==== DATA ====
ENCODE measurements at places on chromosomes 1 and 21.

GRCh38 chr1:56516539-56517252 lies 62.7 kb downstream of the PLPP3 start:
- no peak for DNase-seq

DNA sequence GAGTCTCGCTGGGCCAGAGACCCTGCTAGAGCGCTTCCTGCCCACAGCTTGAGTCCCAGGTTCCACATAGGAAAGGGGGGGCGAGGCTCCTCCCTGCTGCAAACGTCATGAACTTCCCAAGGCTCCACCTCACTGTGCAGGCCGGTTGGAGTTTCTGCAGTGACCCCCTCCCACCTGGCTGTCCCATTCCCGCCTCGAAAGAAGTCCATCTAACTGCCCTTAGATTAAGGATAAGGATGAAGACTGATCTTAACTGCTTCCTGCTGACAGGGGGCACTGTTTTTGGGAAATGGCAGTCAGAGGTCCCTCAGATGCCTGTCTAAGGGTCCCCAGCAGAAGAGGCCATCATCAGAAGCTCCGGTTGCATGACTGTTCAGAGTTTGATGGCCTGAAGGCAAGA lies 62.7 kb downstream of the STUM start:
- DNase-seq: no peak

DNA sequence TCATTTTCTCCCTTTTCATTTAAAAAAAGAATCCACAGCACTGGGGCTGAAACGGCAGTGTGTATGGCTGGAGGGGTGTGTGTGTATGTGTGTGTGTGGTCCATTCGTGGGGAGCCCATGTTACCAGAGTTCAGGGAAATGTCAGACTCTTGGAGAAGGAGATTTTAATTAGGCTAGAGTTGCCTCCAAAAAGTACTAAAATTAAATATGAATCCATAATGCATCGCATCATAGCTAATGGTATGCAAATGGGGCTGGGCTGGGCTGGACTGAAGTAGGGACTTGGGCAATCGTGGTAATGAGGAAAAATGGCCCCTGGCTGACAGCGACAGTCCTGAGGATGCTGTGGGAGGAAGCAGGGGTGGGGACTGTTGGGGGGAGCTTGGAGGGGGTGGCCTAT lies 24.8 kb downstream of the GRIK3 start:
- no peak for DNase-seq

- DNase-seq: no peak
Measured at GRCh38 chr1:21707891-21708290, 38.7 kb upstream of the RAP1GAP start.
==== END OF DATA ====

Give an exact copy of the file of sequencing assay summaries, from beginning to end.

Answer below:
ENCODE measurements at places on chromosomes 1 and 21.

GRCh38 chr1:56516539-56517252 lies 62.7 kb downstream of the PLPP3 start:
- no peak for DNase-seq

DNA sequence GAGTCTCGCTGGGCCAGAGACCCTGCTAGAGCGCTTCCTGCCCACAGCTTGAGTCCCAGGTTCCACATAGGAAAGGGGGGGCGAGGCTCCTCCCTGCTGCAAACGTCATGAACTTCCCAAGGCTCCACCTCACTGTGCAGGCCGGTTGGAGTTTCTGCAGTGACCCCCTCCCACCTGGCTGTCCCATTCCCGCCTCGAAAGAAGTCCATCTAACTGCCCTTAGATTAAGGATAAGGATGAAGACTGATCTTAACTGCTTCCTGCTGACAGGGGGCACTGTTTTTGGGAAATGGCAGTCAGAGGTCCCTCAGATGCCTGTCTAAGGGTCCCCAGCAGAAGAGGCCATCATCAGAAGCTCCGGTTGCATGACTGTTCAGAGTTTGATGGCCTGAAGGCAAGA lies 62.7 kb downstream of the STUM start:
- DNase-seq: no peak

DNA sequence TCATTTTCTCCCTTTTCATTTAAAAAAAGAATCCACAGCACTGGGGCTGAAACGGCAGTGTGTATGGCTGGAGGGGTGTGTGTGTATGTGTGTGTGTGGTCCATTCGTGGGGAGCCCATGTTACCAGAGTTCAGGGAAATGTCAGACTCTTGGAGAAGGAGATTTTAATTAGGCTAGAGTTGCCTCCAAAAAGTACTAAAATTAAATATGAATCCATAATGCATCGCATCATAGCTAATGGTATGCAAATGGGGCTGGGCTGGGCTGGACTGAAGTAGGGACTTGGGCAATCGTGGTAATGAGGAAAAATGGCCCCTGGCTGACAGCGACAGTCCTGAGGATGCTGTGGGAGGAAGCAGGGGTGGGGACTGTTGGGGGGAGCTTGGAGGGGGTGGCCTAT lies 24.8 kb downstream of the GRIK3 start:
- no peak for DNase-seq

- DNase-seq: no peak
Measured at GRCh38 chr1:21707891-21708290, 38.7 kb upstream of the RAP1GAP start.